If $\sin(\pi \cos\theta) = \cos(\pi\sin\theta)$, then show ........

If $\sin(\pi\cos\theta) = \cos(\pi\sin\theta)$,
then show that $\sin2\theta = \pm 3/4$. I can do it simply by equating $\pi - \pi\cos\theta$ to $\pi\sin\theta$, but that would be technically wrong as those angles could be in different quadrants. So how to solve?

$$\cos(\pi\sin\theta)=\sin(\pi\cos\theta)=\cos\left(\dfrac\pi2-\pi\cos\theta\right)$$

$$\implies\pi\sin\theta=2m\pi\pm\left(\dfrac\pi2-\pi\cos\theta\right)$$ where $m$ is any integer

$$\iff\sin\theta=2m\pm\left(\dfrac12-\cos\theta\right)$$

$$\iff\sin\theta\mp\cos\theta=2m\pm\dfrac12$$

$\sin\theta\mp\cos\theta=\sqrt2\sin\left(\theta\mp\dfrac\pi4\right)$

$\implies-\sqrt2\le\sin\theta\mp\cos\theta\le\sqrt2\implies m=?$

Now square both sides

• I didn't quite understand what to do after finding the min. and max. value of sin(theta) + cos(theta). How do I find 'm'? Jun 21, 2016 at 6:26
• @JamilAhmed, If $m\ge1,$ $$2m+\dfrac12>2m-\dfrac12\ge\dfrac32>\sqrt2$$ What if $m\le-1$ Jun 21, 2016 at 6:35
• I still didn't get you. If m>1 , then 2m+ 1/2 > 3/2 , but how does it have any relation with root over 2? Can you please explain this potion again....? Also, how is it helpful to prove that sin2(theta) = +- 3/4 Jun 21, 2016 at 7:16
• @JamilAhmed, It required $m<1$ and the $-$ will require $m>-1$ $$\implies m$$ has to be zero Jun 21, 2016 at 8:57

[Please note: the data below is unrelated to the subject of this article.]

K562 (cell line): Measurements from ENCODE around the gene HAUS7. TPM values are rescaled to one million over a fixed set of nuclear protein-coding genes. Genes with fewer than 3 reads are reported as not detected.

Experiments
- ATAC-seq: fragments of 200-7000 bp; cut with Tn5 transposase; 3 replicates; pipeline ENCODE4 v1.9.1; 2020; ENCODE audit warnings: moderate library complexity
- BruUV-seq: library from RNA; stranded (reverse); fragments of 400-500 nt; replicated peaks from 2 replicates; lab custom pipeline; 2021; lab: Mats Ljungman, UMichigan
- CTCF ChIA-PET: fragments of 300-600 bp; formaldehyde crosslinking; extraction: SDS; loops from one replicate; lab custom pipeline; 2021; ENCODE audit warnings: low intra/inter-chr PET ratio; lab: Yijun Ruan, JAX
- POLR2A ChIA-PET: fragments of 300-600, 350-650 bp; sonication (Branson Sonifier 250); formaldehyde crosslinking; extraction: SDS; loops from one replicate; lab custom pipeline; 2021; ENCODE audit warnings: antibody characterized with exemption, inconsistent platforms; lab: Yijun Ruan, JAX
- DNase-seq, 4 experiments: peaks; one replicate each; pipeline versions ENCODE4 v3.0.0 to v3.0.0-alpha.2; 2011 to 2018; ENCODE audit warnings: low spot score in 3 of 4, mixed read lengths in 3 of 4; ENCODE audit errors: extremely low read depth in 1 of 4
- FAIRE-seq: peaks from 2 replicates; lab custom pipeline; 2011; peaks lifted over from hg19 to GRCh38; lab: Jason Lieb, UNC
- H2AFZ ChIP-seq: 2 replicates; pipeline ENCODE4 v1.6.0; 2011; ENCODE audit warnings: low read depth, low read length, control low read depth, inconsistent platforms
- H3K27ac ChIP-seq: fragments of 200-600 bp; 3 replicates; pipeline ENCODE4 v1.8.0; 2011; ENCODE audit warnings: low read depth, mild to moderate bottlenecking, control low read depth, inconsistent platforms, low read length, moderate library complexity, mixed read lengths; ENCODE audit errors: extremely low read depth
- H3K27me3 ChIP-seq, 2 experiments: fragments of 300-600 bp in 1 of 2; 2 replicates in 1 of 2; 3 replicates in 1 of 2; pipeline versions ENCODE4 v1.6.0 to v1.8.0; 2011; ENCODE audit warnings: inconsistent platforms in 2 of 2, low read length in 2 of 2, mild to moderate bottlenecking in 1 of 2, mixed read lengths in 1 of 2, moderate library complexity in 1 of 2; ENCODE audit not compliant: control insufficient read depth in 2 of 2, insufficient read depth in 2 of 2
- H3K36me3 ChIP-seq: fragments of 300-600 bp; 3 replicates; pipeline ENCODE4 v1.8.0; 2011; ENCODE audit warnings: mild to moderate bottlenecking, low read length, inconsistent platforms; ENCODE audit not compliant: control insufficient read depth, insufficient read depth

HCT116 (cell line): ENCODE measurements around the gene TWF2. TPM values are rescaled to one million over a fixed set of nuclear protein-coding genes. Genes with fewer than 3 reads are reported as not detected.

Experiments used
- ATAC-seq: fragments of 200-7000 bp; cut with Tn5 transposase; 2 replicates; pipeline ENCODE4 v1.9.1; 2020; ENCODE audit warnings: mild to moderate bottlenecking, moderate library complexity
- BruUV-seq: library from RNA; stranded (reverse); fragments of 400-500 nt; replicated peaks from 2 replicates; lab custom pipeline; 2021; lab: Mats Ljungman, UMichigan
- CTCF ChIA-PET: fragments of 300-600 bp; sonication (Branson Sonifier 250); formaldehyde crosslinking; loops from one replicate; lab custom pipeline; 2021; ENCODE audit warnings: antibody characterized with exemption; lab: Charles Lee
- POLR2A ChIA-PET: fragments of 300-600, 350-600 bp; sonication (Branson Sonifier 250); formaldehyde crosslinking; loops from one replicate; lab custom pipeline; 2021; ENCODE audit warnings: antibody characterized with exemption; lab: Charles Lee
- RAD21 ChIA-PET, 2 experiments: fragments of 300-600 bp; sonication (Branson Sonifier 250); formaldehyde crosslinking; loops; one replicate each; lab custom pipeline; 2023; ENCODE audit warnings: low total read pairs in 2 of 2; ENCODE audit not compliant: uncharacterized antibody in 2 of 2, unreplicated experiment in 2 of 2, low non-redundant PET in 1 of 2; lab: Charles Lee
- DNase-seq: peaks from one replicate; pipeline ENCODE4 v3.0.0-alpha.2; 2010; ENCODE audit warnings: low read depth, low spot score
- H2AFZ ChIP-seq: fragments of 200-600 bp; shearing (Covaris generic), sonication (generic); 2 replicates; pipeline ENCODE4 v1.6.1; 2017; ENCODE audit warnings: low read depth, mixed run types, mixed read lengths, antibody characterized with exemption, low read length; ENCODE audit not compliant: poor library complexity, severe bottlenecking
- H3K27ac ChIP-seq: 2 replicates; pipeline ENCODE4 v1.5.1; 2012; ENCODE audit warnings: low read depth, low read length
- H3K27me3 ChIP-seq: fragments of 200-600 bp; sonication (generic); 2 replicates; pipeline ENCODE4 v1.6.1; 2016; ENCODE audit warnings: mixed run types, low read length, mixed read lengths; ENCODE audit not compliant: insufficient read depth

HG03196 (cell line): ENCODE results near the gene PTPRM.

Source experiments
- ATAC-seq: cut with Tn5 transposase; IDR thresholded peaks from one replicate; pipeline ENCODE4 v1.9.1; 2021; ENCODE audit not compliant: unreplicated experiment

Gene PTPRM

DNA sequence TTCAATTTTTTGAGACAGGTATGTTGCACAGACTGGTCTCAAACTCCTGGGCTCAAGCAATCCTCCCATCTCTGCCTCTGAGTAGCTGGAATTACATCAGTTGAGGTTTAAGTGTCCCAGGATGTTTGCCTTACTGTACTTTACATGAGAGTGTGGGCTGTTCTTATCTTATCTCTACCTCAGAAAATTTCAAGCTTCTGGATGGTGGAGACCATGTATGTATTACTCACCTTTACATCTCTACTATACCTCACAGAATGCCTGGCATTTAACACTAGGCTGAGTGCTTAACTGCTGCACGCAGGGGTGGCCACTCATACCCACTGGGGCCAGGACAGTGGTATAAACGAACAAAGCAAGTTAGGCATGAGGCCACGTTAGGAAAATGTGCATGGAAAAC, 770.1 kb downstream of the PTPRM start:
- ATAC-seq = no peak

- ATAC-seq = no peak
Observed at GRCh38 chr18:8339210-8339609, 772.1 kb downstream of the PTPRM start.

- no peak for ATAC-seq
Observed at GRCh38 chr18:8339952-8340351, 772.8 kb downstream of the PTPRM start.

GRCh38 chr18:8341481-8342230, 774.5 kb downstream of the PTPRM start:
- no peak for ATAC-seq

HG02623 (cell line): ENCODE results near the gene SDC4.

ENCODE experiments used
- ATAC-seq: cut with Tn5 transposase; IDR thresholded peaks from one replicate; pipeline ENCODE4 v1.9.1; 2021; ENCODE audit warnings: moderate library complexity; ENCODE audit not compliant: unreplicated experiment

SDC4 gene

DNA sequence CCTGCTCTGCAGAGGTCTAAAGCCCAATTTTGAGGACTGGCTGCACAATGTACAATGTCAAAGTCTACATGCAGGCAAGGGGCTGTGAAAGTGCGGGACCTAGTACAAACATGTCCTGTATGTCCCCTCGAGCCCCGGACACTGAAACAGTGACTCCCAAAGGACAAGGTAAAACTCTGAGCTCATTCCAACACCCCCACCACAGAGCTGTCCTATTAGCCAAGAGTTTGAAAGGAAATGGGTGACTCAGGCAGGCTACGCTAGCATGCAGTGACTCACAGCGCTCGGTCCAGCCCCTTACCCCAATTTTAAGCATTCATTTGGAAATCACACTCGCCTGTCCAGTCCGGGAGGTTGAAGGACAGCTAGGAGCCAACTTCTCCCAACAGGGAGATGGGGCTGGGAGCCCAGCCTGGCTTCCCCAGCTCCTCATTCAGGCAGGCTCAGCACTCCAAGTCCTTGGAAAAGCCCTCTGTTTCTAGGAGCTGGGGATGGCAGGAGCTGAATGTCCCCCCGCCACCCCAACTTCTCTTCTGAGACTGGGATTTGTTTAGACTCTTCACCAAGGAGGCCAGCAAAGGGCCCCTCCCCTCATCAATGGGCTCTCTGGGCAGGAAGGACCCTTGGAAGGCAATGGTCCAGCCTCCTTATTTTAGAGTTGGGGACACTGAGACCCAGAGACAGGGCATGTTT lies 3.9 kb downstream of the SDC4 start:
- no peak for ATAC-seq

We first rewrite $$\cos(\pi/2 - \pi \cos \theta) = \cos(\pi \sin \theta)$$ (cofunction identity).

We notice that $\cos(x)$ is a periodic function with period $2\pi$, so we need a period offset term to be sure that we find all solutions. We also need to account for the fact that $\cos(x)$ is symmetric, so: $$\cos(\pi/2 - \pi \cos \theta) = \cos(\pm \pi \sin \theta + 2 \pi k) \\ \pi/2 - \pi \cos \theta = \pm \pi \sin \theta + 2 \pi k$$ Then we do basic algebra $$1/2 - \cos \theta = \pm \sin \theta + 2k \\ \cos \theta \pm \sin \theta = 1/2 - 2k$$ We'll get back to this.

Trigonometric trick time!

We can do a neat little trick to all functions of the form $a \cos \theta + b \sin \theta$. We rewrite: \begin{align*} a \cos \theta + b \sin \theta &= \sqrt{a^2+b^2} \left(\frac{a}{\sqrt{a^2+b^2}} \cos \theta + \frac{b}{\sqrt{a^2+b^2}} \sin \theta\right) \\ &=: \sqrt{a^2+b^2} (a' \cos \theta + b' \sin \theta) \\ &=: \sqrt{a^2+b^2} (\cos \phi \cos \theta + \sin \phi \sin \theta) \\ &=: \sqrt{a^2+b^2} \cos (\theta - \phi) \end{align*} where we can find $\phi=\arctan(b'/a') + \pi n = \arctan(b/a) +\pi n$ (note the $\pi n$ because, like $\sin(x)$ and $\cos(x)$, $\tan(x)$ is also a periodic function, so we have to account for all possible inverse values).

End trigonometric trick

We apply the trick to get $$\cos \theta \pm \sin \theta = 1/2 - 2k \\ \sqrt{1^2+1^2} \cos (\theta - \arctan (\pm1/1)) = 1/2 - 2k \\ \sqrt 2 \cos (\theta \mp \pi/4) = 1/2 - 2k$$ (You can verify that the rewritten forms do indeed evaluate to the original.)

We continue: $$\cos (\theta \mp \pi/4) = 1/(2\sqrt{2}) + \sqrt{2} k = \sqrt{2} (1/4 - k)$$ Notice that $-1 \le \cos(x) \le 1$, so only $k = 0$ is valid. Hence we get $$\cos (\theta \mp \pi/4) = \sqrt{2}/4$$ Next, we notice \begin{align*} \sin 2\theta &= \cos (\pi/2 - 2 \theta) \\ &= \cos (2 \theta - \pi/2) \\ &= \cos(2 (\theta - \pi/4)) \\ &= 2 \cos^2 (\theta - \pi/4) - 1 \\ &= 2 (\sqrt{2}/4)^2 - 1 \\ &= 1/4 - 1 \\ &= -3/4 \end{align*} We notice the other solution \begin{align*} \sin 2\theta &= -\cos (\pi/2 - 2 \theta) \\ &= \cos (2 \theta - \pi/2) \\ &= -\cos (2 \theta - \pi/2 + \pi) \\ &= -\cos (2 \theta + \pi/2) \\ &= -\cos(2 (\theta + \pi/4)) \\ &= -(2 \cos^2 (\theta + \pi/4) - 1) \\ &= -(2 (\sqrt{2}/4)^2 - 1) \\ &= -(1/4 - 1) \\ &= 3/4 \end{align*}